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The Commonwealth Bank of Australia’s (CBA) Emerging Technology team identifies and experiments with the objective of keeping CBA at the forefront of technology in the financial sector, in essence “bringing the future forward”.
A key focus of the team is to experiment with developing technologies, and to bring them into areas of the organisation where value can be generated, to ultimately ensure that CBA is well prepared for potential disruption over the horizon. Head of Emerging Technology, Dilan Rajasingham describes sharing learning and embedding of the technology to the business as success for the team, “it’s all about learning and embedding… it could be deploying a new piece of technology in a particular business unit that adds new value, or it could be educating a group of individuals to help develop further experiments – we would consider both of these as wins.”
“Innovation works better at scale”, so when experimenting with technologies, a collaborative approach is essential in order to reach scale and CBA often works with others in their innovation ecosystem including other departments within CBA, and other large, like-minded financial institutions, start-ups and accelerated incubators.
Universities are also seen to be a “key source of talent and ideas” and have been incorporated into their extensive innovation ecosystem through financial support and working collaboratively on projects. As Dilan says, “we have worked with a number of universities…we’re working closely with UNSW on quantum computing, which has now evolved to supporting commercialisation of the technology with Telstra and the Federal Government”
CBA has an incubation centre that is used internally to develop employee ideas but they also utilise the labs of their partners and have a number of strategic technology vendors and start-ups around the world with which they work with extensively. Dilan describes the view CBA has towards incubation as having a “wide connected network of organisations that can incubate ideas for a common purpose.”
Collaboration is central to what the bank does, and rather than having a centralised innovation team, which does all the innovation, innovation is distributed throughout the organisation. “For example, the emerging technologies team looks at over the horizon technology… then there are other teams that look at other sorts of innovation and products.” Dilan points out. The targeted nature of teams encourages engagement and sharing across the organisation helping foster the culture of collaboration.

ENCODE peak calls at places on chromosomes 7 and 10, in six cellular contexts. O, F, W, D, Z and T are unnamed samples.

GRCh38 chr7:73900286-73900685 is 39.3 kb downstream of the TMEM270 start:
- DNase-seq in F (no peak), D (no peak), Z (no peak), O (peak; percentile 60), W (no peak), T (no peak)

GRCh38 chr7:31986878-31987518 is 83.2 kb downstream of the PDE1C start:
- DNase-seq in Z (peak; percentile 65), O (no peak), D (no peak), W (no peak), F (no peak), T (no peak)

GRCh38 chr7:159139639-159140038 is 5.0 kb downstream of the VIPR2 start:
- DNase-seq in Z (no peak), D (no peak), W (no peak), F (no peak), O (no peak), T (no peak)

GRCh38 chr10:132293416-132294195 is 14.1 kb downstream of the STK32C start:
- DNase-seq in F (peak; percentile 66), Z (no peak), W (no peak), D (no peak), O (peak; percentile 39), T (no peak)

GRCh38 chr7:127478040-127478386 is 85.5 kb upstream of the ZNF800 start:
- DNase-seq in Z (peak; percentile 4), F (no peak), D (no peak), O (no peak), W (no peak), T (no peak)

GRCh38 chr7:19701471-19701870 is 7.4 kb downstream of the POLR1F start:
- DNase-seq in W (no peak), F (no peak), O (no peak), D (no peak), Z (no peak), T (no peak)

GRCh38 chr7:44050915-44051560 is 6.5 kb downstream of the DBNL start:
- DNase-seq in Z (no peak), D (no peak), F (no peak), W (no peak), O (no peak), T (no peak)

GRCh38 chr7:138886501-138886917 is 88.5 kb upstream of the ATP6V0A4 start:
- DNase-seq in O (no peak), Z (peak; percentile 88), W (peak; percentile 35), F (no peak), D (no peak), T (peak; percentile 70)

To inspire and create a commitment to the innovation culture at CBA, Dilan explains their plan encapsulates three elements; to inform, to empower and to educate. “There’s ‘inform,’ which is about getting the word out, thought leadership and research. There is ‘empower,’ which is about unleashing innovation, what we call innovation challenges, hackathons, internal workshops and events – that get the best thinkers to talk about what they’re doing and encourage others to adopt similar thinking. Then there’s educate – we start intensively educating people who are interested in different topics like quantum computing, blockchain and artificial intelligence. We cover different technologies that we’ve experimented with, start to encourage them and give them skills to use these technologies in their day to day work.”
Based on a model of collaboration, employee engagement, and the fostering of a culture that empowers and inspires creativity across the innovation ecosystem, CBA is remaining proactive and preparing themselves for the disruptive opportunities that may come over the horizon.
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Dennis Krallis is the Chief Transformation Officer and Managing Partner of Risk Advisory at Deloitte Australia and a member of the firm's National Executive. He joined Deloitte in 1997 in the Enterprise Risk Services division, before becoming a Partner in 2003. Over the course of his career, Dennis has worked with the NSW Government and was the leader for Deloitte’s Global Alliance with Worley Parsons. In 2015, Dennis took on the role of Office Managing Partner for Sydney, where he was responsible for driving greater Partner collaboration across the Sydney office and encouraging integration of Deloitte’s services.